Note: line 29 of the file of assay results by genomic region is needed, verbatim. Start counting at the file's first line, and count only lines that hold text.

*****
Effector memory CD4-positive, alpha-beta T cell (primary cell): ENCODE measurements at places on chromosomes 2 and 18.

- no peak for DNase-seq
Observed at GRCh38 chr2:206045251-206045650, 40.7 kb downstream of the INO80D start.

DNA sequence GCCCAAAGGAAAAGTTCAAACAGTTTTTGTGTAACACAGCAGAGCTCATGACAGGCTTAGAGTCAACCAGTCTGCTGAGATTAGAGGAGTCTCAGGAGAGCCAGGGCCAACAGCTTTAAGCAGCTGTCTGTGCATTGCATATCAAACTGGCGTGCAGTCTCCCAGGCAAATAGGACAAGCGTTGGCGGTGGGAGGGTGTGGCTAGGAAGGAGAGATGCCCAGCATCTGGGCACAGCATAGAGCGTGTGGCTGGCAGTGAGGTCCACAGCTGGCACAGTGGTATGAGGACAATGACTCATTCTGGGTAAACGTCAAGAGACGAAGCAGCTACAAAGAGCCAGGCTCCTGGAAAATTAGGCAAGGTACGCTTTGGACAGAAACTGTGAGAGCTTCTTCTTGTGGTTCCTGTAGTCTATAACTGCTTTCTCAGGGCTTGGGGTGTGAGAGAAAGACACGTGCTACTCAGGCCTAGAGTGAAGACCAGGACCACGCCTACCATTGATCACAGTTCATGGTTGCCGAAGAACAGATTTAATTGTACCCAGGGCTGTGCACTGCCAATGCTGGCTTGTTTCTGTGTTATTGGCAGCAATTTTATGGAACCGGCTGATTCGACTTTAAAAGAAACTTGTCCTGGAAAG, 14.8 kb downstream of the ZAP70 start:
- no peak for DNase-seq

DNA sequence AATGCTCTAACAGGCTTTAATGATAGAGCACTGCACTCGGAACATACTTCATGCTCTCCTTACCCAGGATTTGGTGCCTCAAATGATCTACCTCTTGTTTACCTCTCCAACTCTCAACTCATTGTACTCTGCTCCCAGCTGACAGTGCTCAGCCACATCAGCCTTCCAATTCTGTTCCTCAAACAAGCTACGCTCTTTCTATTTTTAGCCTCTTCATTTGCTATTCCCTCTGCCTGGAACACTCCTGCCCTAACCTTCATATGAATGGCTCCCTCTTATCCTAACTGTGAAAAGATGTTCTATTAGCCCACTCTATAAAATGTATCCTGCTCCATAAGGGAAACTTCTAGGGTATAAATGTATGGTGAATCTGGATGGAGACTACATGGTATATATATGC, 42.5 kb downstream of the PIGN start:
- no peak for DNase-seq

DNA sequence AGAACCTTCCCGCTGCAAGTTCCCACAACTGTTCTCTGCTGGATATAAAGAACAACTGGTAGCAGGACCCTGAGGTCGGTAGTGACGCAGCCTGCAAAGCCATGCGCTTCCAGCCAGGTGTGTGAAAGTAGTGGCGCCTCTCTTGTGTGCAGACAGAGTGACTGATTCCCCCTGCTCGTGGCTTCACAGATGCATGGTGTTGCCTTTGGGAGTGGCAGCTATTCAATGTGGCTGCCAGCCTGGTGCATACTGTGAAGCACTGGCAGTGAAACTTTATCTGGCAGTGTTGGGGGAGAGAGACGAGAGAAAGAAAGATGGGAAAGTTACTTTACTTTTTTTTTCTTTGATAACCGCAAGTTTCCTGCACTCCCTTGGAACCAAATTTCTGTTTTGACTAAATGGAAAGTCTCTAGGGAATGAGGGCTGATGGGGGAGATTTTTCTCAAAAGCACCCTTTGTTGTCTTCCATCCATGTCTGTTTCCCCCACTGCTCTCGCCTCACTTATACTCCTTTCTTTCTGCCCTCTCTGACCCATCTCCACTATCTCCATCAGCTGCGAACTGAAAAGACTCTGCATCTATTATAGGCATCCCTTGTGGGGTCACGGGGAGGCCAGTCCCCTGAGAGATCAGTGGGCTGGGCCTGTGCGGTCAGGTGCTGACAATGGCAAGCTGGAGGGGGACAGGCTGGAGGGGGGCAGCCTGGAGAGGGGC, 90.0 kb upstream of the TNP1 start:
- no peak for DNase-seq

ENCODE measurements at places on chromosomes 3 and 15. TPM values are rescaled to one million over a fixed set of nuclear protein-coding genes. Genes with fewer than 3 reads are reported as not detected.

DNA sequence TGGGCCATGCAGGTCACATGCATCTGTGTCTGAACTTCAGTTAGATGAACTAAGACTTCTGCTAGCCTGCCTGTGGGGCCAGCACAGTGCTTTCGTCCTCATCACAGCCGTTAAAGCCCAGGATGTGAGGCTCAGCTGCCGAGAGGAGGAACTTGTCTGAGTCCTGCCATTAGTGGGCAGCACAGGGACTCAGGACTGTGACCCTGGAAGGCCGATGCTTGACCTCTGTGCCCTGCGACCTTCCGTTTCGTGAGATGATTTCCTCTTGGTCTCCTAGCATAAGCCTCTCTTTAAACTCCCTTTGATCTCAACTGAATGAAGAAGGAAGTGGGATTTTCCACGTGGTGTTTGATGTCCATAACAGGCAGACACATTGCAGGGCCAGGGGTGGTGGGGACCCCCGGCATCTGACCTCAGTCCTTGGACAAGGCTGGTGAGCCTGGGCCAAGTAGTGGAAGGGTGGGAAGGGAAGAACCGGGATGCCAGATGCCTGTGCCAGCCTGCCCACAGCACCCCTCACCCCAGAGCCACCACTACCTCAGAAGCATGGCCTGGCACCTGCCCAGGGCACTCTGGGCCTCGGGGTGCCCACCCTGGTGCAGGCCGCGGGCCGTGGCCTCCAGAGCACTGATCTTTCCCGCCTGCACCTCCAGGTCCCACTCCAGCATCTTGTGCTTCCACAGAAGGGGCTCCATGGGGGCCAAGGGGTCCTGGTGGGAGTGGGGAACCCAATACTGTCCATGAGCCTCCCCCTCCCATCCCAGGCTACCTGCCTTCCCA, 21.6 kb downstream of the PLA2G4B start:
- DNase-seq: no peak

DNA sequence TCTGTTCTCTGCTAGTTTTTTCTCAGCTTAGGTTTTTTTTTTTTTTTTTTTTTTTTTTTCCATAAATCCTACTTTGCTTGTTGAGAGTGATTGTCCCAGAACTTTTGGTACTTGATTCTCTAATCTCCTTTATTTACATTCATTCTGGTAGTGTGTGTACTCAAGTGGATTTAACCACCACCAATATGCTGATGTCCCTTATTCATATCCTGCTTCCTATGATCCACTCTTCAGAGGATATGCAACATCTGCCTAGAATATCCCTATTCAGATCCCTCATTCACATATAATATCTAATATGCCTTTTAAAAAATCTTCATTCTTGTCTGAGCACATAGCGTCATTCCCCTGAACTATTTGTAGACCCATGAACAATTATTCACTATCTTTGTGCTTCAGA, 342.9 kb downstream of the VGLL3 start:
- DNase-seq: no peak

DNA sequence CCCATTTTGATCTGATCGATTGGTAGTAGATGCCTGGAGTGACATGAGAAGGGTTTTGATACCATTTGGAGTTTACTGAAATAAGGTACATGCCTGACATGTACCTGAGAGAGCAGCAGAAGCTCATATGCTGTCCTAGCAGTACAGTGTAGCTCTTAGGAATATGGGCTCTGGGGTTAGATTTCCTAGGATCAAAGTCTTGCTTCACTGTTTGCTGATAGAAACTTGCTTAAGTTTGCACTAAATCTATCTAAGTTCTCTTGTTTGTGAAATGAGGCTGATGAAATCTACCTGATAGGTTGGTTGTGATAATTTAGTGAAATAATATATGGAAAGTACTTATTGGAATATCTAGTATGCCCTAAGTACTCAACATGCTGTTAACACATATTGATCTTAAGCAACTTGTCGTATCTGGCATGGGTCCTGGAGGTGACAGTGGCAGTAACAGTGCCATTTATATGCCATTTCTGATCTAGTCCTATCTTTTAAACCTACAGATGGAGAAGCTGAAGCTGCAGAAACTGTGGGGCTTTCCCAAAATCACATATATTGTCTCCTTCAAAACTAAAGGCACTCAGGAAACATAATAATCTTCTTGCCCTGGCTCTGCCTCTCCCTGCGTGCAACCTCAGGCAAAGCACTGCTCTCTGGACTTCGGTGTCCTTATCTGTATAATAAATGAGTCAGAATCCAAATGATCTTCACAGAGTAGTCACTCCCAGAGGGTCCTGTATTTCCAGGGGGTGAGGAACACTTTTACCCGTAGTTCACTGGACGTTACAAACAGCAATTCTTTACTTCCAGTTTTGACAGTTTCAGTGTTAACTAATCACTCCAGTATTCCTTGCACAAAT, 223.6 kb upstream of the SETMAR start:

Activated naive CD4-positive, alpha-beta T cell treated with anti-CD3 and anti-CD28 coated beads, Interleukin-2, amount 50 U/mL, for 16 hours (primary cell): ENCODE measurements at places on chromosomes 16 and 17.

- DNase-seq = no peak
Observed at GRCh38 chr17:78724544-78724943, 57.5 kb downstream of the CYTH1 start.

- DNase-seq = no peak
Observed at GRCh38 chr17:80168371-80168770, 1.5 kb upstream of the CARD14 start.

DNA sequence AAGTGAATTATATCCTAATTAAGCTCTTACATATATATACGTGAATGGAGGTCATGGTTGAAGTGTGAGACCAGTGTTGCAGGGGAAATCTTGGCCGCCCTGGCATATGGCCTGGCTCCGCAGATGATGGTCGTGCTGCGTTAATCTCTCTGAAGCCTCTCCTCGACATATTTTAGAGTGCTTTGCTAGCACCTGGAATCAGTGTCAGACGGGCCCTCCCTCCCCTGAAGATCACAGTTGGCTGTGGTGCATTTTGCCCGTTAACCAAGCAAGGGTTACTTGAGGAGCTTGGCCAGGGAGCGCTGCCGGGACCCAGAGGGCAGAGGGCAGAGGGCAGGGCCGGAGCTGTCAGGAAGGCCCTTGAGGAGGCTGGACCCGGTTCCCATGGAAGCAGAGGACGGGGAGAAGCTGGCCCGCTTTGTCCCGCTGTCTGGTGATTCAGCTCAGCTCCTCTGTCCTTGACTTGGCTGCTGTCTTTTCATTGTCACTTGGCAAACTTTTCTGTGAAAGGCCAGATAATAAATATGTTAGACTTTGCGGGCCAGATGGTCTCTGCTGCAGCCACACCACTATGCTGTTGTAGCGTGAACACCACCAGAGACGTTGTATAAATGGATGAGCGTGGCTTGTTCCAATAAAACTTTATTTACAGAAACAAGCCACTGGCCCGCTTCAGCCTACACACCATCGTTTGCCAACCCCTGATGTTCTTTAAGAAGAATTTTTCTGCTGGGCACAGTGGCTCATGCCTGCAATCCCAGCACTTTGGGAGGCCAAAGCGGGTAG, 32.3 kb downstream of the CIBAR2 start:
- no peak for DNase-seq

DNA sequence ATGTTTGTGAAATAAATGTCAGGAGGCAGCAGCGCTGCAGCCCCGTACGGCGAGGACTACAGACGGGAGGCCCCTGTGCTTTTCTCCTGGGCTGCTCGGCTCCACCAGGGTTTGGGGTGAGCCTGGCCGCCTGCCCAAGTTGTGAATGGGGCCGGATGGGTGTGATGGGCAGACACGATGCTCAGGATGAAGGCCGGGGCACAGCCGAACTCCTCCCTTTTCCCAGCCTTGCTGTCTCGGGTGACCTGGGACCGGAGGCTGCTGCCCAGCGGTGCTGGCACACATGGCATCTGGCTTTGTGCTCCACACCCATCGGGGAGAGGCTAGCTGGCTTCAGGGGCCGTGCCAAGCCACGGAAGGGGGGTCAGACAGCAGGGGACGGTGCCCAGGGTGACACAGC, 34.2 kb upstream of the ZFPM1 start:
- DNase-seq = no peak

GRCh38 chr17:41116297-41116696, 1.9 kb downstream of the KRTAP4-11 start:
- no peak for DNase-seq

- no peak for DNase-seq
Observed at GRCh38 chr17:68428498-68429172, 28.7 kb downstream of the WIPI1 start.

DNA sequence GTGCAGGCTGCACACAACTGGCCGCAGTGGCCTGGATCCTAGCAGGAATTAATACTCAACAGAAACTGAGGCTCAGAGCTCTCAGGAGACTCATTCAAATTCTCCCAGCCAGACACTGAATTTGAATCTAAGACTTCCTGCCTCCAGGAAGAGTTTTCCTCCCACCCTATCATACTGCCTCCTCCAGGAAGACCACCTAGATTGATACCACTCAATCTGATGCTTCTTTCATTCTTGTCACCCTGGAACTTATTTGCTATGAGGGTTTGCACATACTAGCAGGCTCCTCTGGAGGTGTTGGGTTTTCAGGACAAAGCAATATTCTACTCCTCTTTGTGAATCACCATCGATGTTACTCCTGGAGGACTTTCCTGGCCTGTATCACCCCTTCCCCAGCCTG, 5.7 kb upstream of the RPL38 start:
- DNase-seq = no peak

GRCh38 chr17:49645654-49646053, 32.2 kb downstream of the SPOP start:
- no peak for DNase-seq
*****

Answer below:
DNA sequence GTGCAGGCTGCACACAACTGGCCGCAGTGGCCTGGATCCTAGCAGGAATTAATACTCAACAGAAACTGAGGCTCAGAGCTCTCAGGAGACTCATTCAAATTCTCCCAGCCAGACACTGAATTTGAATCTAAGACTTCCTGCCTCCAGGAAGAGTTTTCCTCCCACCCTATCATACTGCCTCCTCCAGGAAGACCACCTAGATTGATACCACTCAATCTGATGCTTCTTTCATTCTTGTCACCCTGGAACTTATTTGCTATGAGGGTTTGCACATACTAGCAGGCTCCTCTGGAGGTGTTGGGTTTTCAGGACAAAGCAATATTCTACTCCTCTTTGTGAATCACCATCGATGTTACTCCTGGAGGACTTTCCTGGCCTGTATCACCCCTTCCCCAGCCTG, 5.7 kb upstream of the RPL38 start: